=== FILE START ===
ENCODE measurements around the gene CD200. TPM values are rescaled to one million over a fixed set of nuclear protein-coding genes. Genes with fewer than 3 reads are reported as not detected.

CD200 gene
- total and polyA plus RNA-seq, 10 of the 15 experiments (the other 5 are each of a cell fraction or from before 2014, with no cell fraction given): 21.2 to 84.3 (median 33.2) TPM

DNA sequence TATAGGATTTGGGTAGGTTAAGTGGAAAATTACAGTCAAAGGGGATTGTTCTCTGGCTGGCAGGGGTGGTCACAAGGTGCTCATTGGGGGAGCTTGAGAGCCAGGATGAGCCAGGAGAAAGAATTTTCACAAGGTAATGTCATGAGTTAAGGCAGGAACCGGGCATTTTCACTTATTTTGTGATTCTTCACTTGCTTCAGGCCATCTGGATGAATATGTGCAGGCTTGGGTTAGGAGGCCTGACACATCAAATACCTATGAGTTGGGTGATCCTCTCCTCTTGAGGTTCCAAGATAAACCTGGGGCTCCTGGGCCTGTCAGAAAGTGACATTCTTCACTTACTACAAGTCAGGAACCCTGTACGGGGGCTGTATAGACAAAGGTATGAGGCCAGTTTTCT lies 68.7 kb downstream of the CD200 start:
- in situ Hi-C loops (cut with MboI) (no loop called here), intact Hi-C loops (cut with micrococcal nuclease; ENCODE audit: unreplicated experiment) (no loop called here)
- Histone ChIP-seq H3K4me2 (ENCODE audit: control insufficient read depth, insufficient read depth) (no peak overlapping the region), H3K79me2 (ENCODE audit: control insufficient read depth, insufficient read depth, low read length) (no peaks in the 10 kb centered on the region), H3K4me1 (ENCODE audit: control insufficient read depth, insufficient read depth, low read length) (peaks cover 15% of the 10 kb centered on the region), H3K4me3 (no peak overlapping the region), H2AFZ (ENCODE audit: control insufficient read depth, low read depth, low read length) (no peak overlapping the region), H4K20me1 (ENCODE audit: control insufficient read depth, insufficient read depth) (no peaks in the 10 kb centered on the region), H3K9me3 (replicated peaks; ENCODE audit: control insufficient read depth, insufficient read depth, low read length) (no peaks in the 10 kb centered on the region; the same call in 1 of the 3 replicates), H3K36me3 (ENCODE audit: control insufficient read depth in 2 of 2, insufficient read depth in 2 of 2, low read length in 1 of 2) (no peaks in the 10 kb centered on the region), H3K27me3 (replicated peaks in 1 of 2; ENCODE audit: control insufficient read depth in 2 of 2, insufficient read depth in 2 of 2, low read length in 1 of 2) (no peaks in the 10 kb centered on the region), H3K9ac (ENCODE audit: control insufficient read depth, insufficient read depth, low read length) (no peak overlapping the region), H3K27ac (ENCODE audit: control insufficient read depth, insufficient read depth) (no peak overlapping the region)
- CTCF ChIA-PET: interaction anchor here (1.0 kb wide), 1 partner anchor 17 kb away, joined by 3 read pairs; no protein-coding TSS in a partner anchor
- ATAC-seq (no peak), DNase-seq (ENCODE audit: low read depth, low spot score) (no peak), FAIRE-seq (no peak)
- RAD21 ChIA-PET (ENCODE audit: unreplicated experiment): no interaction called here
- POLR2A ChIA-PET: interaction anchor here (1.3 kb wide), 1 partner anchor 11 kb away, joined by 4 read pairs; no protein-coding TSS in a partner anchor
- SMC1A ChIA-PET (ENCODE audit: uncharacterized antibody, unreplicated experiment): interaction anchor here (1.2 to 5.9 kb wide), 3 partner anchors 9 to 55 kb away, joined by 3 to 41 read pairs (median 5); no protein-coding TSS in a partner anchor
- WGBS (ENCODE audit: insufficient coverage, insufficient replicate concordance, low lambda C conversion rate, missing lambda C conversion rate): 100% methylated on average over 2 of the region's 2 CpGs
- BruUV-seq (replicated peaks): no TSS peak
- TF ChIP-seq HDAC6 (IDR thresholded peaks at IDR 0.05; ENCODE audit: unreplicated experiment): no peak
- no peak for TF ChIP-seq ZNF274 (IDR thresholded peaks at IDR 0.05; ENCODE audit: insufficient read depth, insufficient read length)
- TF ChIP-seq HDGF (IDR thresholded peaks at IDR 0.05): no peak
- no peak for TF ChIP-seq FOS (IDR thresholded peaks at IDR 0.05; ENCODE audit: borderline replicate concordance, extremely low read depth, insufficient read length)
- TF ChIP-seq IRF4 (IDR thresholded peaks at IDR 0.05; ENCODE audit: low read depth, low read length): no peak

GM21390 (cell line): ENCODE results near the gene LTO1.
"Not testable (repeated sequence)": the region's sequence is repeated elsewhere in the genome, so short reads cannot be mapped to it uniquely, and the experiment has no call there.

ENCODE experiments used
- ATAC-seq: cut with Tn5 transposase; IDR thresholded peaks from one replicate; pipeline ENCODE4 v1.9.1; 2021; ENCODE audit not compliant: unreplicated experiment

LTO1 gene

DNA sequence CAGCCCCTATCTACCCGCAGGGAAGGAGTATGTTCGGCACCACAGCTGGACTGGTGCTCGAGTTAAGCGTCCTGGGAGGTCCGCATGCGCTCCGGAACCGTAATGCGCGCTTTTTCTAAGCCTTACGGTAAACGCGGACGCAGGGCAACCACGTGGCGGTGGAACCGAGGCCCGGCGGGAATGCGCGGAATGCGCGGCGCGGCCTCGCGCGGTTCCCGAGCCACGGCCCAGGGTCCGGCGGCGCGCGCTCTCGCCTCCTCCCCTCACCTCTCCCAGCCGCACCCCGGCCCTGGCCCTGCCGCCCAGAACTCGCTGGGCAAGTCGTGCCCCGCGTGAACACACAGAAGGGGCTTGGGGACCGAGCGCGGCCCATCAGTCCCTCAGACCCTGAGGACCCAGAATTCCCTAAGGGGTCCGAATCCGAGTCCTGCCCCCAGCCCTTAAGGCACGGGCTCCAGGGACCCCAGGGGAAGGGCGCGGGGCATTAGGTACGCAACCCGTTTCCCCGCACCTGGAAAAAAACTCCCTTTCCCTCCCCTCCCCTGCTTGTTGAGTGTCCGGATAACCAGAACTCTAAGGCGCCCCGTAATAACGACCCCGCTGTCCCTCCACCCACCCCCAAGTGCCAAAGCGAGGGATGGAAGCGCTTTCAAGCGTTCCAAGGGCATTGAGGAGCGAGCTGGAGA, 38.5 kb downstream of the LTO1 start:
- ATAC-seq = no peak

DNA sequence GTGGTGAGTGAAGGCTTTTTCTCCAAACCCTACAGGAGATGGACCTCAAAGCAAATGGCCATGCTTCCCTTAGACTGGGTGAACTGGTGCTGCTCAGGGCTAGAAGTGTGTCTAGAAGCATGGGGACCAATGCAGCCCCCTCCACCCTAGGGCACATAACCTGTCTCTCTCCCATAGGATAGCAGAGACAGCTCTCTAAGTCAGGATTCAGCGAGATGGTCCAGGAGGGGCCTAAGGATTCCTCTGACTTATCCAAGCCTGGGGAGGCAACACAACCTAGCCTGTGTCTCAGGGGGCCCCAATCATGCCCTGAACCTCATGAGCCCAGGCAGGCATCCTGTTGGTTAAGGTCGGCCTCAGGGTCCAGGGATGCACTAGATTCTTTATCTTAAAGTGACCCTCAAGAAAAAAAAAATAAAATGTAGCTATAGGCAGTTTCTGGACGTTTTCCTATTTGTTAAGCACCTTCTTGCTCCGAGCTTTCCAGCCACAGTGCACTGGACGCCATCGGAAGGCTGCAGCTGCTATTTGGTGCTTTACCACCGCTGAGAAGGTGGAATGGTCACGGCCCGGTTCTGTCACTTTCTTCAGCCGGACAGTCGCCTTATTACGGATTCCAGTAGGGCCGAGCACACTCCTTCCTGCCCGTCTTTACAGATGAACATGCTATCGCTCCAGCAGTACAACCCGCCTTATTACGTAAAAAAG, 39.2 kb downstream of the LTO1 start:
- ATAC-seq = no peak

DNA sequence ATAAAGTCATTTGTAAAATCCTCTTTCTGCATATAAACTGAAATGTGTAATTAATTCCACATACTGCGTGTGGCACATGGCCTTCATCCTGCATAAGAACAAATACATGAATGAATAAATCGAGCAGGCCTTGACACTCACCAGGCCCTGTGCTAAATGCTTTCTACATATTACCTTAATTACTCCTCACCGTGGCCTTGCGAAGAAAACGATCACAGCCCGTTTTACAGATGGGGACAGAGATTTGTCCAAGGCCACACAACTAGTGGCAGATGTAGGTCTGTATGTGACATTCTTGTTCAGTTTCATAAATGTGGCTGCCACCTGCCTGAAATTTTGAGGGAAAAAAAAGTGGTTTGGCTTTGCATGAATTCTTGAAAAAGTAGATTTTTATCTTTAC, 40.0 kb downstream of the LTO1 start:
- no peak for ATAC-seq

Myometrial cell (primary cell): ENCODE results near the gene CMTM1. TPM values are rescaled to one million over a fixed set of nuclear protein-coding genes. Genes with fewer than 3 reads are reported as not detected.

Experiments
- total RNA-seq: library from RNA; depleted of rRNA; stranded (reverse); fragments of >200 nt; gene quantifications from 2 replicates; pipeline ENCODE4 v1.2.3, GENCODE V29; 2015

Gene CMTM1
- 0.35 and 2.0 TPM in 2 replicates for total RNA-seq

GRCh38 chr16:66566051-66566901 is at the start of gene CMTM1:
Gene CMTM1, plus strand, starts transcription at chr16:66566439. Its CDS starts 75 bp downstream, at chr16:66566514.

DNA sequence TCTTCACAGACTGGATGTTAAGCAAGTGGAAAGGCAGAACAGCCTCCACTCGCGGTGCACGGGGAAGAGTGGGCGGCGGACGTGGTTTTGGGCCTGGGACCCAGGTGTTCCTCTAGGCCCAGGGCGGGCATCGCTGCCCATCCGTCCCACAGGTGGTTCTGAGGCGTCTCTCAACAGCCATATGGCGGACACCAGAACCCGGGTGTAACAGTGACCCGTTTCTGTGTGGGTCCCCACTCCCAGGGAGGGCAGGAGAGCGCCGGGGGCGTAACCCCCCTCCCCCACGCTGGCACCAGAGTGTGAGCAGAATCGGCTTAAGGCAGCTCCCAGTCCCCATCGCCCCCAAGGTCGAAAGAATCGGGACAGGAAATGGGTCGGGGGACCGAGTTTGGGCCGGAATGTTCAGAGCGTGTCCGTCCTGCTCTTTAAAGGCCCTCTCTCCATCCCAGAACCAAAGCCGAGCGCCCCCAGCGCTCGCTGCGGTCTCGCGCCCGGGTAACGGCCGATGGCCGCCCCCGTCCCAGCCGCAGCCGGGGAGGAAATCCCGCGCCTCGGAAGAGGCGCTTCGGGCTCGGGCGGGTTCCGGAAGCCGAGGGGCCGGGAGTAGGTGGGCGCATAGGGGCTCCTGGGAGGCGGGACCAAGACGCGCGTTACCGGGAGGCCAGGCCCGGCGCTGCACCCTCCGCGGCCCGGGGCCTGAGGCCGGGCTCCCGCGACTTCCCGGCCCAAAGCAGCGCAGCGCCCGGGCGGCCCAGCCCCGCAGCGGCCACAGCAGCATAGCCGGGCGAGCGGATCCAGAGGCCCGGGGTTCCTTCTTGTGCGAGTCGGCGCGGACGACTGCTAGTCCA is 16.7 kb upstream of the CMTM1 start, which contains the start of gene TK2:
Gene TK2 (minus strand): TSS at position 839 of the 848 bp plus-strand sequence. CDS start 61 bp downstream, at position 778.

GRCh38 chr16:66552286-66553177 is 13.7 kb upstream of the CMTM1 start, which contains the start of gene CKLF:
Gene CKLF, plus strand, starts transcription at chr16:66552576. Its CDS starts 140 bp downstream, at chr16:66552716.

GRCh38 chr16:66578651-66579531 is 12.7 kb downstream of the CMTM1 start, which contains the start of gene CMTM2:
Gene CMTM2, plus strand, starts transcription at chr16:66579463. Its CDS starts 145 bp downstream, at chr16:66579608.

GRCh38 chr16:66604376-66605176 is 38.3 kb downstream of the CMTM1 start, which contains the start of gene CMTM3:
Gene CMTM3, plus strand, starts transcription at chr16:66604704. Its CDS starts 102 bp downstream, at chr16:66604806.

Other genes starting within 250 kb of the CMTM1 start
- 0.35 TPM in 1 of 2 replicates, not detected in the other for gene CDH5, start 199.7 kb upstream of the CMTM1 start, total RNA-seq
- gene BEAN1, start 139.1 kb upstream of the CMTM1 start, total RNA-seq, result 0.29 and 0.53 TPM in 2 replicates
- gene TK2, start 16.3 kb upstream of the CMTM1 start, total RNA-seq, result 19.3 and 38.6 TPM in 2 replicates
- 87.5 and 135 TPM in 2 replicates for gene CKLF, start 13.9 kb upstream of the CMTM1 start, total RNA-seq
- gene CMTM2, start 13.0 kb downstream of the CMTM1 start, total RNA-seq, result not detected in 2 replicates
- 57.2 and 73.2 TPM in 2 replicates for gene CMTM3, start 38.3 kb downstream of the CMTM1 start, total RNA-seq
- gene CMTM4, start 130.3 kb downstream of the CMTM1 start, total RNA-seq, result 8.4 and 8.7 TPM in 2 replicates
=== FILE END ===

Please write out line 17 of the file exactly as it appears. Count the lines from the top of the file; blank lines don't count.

- no peak for TF ChIP-seq FOS (IDR thresholded peaks at IDR 0.05; ENCODE audit: borderline replicate concordance, extremely low read depth, insufficient read length)